My dad is 83-years-old, has Parkinson’s, and won't give up the keys to the car. How can we get him to stop driving when he really shouldn’t be driving anymore?

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He has no feeling in his hands or feet. He can't walk; he uses a scooter, yet he will get in his truck and go to the store.

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This is a tough for lots of caregivers. Most states now have a procedure through the department that issues driver's licenses to have driving privileges withdrawn. Check with your local driver's license office to find out what the requirements are. In some it merely takes a note from a doctor describing the patient's diability to have the license withdrawn. In others, the note forom doctor or family member triggers a re-testing. The one piece that you'll have to face up to is his anger if he finds out that you've been the source of the loss of driving privileges. There's no magic wand for dealing with that, but one thing you may want to consider is removing the car once he's not allowed to drive. Out of sight, out of mind can be helpful. On the other hand, if he's really upset about losing his license, he may want to retain control over what happens to the car, so you'll want to let him decide when and how to dispose of it. Is there a grandkid who might need it?
Blessings, Joanne
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Mzn, It's a terrible thing to have to give up your independence. My in-laws doctor told them both over a period of two years, that they both needed to THINK about not driving anymore. He was very kind, and understanding towards them. But to hear my mother-in-law re-tell that story, it is totally different. She said that the doctor asked to see their drivers license's then literally ripped them up in front of their eyes. At first when I heard her say that, I asked her how they got home then? She didn't remember about that part, cause it never happened that way in reality. But to her it was exactly that way and she'd swear on a stack of Bibles. So which ever way you decide to stop the driving, it'll be bad. No two ways about it. Be understanding, but be firm. Someday it will be your turn to hand over your keys. Getting old isn't for sissies.
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Sorry guys, I miss-posted the thing about awards, it was meant for another thresd. Carry on.
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Remember "Tough Love" with our kids? Treat him the same way. Take the keys away from him before somebody gets killed! Then take the car and park it at your house or a friends house or storage. Tell him you, or other siblings, will run his errands once or twice a week and for him to make a list of what he needs. I know it's a hassle, but at least you can pick the times to run his errands and still have an alive Father!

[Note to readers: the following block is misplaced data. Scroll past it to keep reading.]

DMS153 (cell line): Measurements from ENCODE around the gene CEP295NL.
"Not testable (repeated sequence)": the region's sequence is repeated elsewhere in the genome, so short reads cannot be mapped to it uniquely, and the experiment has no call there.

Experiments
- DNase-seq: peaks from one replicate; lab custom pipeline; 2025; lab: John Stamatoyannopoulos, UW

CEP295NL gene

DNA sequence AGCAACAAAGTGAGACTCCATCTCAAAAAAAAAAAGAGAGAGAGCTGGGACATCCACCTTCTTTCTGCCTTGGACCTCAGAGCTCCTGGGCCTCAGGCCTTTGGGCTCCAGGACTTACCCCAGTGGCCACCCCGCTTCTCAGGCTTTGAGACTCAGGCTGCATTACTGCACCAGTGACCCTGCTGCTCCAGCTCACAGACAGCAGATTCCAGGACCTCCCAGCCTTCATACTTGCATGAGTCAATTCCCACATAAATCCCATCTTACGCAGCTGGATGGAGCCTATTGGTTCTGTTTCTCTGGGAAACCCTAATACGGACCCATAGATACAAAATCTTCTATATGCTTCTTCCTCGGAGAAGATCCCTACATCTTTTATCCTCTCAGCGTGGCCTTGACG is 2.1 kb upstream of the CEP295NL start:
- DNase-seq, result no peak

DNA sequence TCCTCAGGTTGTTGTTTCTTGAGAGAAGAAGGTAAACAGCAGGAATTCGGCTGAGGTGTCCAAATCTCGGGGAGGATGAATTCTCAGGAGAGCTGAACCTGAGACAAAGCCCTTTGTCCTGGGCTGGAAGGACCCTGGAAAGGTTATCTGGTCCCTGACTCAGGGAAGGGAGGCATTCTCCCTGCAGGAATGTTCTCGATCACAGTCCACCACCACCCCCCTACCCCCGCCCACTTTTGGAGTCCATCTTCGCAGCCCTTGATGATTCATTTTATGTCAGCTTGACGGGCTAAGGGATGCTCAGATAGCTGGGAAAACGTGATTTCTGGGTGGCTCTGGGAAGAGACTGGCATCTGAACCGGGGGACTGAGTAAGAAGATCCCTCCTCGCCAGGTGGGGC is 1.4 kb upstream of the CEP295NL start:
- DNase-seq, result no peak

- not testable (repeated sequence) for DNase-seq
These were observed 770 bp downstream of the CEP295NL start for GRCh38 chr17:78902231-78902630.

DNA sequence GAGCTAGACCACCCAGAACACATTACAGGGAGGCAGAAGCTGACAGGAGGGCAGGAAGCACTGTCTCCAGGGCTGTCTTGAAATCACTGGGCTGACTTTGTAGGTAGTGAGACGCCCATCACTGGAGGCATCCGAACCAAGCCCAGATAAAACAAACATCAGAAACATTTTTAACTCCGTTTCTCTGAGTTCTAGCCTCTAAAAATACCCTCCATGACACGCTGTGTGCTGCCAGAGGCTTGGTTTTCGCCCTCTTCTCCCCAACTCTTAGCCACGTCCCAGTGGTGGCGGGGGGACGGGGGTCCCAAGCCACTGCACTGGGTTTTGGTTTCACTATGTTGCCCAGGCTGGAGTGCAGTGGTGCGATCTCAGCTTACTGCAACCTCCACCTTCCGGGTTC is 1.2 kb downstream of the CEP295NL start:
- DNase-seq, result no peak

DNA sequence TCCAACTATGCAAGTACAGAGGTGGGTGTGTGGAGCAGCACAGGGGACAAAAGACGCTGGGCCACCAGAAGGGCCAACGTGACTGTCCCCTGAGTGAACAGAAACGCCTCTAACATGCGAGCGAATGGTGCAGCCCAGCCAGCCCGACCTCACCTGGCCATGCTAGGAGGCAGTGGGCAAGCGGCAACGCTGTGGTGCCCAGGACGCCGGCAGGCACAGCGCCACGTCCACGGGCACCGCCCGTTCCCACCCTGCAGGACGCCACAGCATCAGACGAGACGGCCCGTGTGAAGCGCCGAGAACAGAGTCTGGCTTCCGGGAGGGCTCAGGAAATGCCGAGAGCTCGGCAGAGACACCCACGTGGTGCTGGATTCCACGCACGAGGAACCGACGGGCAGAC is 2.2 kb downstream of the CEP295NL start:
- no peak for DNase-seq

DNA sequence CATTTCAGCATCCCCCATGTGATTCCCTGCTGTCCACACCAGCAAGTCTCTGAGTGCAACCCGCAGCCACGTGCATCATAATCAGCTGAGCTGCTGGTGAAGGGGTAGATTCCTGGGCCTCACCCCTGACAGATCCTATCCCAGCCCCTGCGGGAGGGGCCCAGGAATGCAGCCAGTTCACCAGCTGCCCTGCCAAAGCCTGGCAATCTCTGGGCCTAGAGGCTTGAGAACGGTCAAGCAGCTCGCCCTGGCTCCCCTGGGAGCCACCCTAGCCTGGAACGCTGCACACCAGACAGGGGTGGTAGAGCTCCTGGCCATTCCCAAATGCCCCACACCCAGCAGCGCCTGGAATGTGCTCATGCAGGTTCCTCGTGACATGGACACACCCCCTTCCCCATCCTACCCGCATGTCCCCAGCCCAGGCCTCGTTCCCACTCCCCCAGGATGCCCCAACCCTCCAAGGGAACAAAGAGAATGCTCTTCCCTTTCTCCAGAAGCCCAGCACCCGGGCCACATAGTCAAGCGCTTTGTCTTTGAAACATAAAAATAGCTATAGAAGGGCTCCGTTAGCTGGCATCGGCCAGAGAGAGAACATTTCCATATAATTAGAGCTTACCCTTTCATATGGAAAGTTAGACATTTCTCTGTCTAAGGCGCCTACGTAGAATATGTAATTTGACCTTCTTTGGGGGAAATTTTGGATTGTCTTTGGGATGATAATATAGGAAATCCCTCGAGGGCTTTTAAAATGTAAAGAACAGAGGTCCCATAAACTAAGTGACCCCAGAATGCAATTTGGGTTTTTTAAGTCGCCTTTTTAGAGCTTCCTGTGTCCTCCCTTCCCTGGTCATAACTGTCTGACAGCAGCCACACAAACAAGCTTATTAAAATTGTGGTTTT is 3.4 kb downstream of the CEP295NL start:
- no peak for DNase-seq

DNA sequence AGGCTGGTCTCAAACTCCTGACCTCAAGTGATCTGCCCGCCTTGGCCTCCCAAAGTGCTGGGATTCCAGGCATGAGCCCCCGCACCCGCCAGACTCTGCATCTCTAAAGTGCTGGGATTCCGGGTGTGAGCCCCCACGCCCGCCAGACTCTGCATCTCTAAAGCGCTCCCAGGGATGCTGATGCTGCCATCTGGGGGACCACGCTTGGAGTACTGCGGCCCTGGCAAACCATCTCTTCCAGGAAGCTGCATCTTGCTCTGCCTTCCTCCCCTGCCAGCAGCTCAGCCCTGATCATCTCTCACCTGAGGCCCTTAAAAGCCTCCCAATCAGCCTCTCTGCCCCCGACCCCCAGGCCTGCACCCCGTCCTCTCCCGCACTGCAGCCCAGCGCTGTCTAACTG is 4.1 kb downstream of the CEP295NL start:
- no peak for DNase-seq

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Take the car keys away from him, and assign to him a DRIVER.
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Okay guys, we're in year two, the 10-20K stretch, and we just witnessed a seemingly small but profoundly important success by Ladeeda. What d'ya say we start issuing an annual award? (With the blessings of the Captain, of course)
We could go by most stars given over the year, or just a flat nominee/most votes thing, or catagories, or something.
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This happened to an elderly friend of mine that i was caring for. While he was napping we took his keys and replced them with other keys to whatever. He didn't seem upset that he could sit in his vehicle but, could not start it. After I offered to take him to his appts. and go to the park every weekend for lunch , he decided I was his taxi driver and did not want to drive....''TOO MANY CRAZY DRIVERS OUT THERE'' he would tell me.
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Driving safety is one of the biggest concerns that families face as their parent ages. As a social worker who specializes in geriatrics I’d advise you to remember that it’s very emotional for someone to give up their car keys. You may want to speak with your father’s doctor or a social worker like the ones at Care.com to plan or mediate the conversation with your father. The National Parkinson’s Foundation has also been a great resource for others who have had to have that difficult conversation with their parent about no longer driving. Good luck in helping your father transition from driving to using other means of transportation.
Sincerely,
Carol
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Your Dad's physician can allert the DMV to medical problems and they will handle. This is the case in Georgia but it may be different in your State but it's worth a try.
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Call or visit your state dept of motor vehicles to request that your dad be called in for retesting. Please do not hesitate to do this. He is a great danger to himself and innocent people in the other vehicles. Do not expect him to understand your actions nor to cooperate willingly. But, that's life. Your responsibility is to the unsuspecting innocent people on the roadways with him.
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